In 1984, at the height of the Cold War, President Ronald Reagan’s re-election campaign ran an ad. The ad, simply called “The Bear,” hit at the heart of the difference between Republican and Democratic views on the Soviet threat. The ad was simple enough, footage of an American grizzly bear wandering through the woods while a narrator speaks:
“There is a bear in the woods. For some people, the bear is easy to see. Others don’t see it at all. Some people say the bear is tame. Others say it’s vicious and dangerous. Since no one can really be sure who’s right, isn’t it smart to be as strong as the bear? If there is a bear.”
The ad never mentions the Soviet Union, the Cold War, Ronald Reagan, his opponent Walter Mondale, or even the race for President. A graphic at the end simply notes it was paid for by the Reagan campaign. The power of the ad and its place in American political history cannot be understated. It ranks up there with Lyndon B. Johnson’s “Daisy” ad as one that instantly affected the American political conscience and helped secure the re-election of a President. Reagan won the 1984 election in a landslide, carrying 49 of the 50 states losing only Walter Mondale’s home state of Minnesota and the District of Columbia.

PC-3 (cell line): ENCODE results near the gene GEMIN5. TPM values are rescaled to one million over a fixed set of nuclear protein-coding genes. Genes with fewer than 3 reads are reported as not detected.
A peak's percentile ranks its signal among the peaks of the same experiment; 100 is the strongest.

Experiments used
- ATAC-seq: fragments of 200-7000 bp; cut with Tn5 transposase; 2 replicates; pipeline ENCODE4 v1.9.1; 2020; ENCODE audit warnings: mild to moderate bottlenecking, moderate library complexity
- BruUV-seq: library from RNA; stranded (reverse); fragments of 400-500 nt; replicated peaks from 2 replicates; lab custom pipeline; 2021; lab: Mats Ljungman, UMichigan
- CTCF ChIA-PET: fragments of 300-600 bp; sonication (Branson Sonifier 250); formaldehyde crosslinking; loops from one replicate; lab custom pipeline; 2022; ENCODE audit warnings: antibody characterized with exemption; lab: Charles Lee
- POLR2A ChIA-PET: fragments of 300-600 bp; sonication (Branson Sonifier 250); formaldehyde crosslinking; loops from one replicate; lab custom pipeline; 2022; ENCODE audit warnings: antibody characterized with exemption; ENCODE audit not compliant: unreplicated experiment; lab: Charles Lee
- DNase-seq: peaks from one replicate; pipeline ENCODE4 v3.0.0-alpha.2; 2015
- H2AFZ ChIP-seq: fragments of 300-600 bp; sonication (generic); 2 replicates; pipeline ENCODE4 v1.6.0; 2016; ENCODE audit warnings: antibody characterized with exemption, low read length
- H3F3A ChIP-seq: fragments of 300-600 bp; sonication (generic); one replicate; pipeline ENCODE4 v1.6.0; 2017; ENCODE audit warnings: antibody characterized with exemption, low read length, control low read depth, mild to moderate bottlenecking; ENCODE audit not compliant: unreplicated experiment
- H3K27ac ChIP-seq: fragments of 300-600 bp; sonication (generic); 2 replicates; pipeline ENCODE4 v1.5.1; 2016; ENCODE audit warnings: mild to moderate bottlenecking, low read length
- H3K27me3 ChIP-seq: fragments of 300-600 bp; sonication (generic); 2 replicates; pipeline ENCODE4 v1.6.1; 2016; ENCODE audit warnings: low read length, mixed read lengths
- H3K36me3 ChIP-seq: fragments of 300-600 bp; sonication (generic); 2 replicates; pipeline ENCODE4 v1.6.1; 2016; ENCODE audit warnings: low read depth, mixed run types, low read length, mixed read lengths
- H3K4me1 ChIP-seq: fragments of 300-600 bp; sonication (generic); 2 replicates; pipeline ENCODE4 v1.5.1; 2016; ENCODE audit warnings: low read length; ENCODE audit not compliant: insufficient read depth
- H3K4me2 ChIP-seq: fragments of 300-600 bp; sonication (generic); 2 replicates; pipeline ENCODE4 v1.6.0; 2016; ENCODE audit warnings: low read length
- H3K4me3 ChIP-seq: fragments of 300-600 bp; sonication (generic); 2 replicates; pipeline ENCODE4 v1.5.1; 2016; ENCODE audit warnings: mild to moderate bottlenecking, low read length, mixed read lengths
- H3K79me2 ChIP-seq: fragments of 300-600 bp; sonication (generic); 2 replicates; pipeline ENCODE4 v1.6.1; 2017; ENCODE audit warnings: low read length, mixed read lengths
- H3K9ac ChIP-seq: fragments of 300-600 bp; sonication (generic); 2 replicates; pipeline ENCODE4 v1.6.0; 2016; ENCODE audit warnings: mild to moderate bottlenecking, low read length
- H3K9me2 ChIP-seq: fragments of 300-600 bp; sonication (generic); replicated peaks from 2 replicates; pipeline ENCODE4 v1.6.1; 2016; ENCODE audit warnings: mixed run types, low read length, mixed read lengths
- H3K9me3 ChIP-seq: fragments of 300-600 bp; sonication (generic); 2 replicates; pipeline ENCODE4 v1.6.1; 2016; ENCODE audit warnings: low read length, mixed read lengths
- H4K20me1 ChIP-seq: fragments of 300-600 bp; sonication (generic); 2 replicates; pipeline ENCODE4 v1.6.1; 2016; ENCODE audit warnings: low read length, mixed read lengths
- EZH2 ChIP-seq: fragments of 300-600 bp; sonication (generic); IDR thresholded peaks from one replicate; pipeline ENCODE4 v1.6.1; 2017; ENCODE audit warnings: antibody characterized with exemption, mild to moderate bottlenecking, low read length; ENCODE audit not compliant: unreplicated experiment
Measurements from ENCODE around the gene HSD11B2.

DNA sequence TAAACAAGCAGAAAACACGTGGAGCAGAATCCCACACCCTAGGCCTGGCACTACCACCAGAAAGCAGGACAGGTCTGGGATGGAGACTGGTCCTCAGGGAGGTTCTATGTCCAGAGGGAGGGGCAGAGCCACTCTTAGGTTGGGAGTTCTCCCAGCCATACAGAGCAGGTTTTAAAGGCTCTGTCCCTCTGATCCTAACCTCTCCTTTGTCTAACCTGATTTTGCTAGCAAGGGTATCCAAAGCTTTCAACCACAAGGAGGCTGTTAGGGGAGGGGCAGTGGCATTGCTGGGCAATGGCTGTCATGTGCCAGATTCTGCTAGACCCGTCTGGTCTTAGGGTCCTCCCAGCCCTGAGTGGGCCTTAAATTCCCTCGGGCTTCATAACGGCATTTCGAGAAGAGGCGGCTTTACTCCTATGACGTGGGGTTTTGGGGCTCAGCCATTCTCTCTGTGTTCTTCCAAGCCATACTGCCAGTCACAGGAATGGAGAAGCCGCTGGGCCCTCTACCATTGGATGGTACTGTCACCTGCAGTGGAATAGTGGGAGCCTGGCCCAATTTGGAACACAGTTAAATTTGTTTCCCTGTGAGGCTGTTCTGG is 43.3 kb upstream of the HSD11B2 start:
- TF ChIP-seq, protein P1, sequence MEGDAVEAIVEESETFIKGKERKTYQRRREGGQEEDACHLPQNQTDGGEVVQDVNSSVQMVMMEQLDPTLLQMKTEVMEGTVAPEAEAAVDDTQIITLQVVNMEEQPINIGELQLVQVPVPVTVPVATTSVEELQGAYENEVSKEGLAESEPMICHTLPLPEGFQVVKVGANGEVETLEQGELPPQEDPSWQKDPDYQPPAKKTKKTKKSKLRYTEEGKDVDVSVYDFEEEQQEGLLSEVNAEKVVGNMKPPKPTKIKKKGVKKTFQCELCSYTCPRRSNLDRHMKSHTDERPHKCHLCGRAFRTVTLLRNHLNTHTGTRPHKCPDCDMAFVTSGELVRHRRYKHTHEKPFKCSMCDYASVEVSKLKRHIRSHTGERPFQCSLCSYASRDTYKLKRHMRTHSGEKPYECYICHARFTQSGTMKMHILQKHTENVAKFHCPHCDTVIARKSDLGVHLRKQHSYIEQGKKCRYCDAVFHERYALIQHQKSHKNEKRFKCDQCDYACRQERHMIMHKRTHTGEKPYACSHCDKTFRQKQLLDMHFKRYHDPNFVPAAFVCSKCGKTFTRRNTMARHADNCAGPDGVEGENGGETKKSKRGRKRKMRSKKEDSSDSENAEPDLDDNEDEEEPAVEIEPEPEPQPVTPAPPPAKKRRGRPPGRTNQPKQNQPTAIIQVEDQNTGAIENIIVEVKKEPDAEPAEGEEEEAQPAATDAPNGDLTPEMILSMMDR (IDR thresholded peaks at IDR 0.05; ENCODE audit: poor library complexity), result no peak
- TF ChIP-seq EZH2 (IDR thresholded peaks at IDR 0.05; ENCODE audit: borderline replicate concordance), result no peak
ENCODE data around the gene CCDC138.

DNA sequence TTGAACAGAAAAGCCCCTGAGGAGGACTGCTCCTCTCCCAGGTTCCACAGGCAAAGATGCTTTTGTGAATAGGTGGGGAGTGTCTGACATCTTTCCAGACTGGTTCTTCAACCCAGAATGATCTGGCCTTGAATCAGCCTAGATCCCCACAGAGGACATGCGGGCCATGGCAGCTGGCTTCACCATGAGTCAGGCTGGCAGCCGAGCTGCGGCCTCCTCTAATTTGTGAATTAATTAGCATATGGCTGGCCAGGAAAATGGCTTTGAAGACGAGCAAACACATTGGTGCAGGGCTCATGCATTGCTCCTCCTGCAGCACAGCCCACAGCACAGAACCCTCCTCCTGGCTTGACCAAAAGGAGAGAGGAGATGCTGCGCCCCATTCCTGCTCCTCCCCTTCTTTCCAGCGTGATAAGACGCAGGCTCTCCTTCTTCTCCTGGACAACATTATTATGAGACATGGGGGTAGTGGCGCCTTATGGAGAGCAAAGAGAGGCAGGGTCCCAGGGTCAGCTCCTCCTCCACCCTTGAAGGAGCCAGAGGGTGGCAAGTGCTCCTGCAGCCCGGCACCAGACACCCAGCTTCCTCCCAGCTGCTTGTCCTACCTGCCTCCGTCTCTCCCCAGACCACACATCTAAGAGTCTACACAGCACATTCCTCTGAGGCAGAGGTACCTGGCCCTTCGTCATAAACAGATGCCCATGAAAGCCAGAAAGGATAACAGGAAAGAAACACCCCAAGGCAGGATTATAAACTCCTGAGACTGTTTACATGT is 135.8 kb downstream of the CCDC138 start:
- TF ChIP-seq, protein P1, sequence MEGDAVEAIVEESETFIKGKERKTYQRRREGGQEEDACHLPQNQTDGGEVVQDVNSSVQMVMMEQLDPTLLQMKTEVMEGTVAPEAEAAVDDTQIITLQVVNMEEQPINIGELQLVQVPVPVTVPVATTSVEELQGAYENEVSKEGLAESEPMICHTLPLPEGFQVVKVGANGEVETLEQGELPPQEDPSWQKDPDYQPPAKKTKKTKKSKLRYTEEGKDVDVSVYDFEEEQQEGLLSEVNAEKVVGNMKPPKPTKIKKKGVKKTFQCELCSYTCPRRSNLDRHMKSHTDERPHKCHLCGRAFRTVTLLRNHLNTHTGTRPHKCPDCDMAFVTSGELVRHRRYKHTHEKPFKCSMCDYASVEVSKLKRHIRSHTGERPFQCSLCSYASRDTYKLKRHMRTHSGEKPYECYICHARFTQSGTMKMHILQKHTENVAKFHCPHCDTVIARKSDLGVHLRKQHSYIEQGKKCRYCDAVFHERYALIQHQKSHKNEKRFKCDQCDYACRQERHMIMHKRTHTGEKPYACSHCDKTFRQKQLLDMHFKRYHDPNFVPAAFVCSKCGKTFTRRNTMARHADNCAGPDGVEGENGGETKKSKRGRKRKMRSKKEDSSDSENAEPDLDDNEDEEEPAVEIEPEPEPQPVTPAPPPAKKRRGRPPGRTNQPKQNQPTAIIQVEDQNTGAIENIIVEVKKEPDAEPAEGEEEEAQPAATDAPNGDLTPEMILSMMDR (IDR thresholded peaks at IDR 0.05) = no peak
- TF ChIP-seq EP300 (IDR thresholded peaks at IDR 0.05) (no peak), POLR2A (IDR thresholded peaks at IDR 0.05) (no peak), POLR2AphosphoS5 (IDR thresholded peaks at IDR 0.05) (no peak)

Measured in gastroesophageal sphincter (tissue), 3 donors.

More than at any time since the end of the Cold War, Russia has become a key issue in an American election. In the race between Republican nominee Donald Trump and Democratic nominee Hillary Rodham Clinton, Russia has once again become a key issue in a presidential race, but with the Democrats accusing the Republican nominee of being supported by Russians and, specifically, Russian President Vladimir Putin.
The ad assault against Donald Trump is fierce with the Clinton campaign strongly hitting him on the claim that he has the backing of Russia.
To add to the claim, former CIA Director Mike Morrell has even gone so far as to state in an op-ed he pinned for the New York Times that, “In the intelligence business, we would say that Mr. Putin had recruited Mr. Trump as an unwitting agent of the Russian Federation.”
John Schindler, a former National Security Agency analyst and counterintelligence officer, doubled down calling Trump what Lenin termed a “useful idiot.”